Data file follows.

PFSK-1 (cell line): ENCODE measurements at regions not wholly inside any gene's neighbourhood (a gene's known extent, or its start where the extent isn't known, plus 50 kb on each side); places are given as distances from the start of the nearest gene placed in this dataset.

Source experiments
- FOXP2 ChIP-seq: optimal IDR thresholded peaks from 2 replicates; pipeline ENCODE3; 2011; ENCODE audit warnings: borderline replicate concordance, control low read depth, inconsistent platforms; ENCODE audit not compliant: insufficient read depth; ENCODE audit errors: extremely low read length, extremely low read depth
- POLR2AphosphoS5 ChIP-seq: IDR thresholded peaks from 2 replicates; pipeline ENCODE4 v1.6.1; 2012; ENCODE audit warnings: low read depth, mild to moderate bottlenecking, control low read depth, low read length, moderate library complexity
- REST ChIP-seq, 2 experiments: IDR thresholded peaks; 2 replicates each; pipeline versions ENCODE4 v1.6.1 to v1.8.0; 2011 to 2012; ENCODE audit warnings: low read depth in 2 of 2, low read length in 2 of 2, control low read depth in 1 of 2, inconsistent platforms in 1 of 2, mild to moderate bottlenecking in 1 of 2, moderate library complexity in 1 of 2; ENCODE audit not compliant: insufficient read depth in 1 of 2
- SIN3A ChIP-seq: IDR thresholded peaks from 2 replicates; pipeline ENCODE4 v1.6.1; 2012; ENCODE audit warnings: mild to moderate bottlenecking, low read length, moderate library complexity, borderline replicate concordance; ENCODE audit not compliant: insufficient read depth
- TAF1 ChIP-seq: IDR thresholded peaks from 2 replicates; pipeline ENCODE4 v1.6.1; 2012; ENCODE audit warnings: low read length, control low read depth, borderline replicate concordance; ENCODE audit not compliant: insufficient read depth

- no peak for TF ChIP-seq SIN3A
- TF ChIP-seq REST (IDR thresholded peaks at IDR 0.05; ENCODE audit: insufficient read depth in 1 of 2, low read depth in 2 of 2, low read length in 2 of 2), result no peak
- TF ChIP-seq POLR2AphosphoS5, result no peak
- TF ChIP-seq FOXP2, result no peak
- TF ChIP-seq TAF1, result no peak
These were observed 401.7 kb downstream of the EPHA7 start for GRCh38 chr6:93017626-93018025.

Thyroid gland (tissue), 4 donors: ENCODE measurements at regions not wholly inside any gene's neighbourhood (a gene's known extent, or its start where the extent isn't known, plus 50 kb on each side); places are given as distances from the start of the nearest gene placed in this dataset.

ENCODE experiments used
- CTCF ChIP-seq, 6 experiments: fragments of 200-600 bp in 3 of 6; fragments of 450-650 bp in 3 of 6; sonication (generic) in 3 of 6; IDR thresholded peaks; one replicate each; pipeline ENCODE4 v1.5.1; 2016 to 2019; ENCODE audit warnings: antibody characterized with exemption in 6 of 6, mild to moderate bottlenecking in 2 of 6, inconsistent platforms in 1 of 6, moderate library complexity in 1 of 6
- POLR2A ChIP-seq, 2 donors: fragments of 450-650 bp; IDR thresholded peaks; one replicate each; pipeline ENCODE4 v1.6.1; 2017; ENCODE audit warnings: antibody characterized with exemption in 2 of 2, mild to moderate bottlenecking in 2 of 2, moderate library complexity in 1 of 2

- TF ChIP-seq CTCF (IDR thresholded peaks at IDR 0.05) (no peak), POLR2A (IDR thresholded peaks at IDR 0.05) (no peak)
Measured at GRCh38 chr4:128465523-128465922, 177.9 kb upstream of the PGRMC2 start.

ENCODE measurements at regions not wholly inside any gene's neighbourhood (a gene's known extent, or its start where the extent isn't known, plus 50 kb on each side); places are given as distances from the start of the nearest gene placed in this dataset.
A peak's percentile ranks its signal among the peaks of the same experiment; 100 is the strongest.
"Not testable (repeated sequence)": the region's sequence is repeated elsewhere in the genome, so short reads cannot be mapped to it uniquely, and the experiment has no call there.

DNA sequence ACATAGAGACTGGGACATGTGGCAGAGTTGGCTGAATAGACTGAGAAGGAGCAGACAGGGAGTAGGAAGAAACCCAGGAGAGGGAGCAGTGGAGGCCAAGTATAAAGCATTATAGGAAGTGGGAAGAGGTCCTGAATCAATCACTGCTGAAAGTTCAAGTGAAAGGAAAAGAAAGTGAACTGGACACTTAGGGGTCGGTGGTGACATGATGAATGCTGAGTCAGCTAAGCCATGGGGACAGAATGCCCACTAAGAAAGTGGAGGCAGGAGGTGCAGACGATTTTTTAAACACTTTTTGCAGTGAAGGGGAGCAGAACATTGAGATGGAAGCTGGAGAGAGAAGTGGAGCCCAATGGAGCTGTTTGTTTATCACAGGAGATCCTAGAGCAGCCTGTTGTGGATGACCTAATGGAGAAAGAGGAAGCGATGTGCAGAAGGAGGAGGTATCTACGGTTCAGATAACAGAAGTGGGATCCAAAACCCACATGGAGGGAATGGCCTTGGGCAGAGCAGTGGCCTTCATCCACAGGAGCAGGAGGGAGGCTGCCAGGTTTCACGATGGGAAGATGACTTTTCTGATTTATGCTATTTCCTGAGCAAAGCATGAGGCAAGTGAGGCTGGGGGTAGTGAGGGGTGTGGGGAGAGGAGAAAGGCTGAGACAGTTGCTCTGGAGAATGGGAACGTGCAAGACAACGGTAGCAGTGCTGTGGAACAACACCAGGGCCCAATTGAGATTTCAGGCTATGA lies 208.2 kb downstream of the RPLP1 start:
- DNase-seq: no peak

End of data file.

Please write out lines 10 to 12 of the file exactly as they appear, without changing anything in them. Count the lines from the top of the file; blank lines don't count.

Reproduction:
- TF ChIP-seq POLR2AphosphoS5, result no peak
- TF ChIP-seq FOXP2, result no peak
- TF ChIP-seq TAF1, result no peak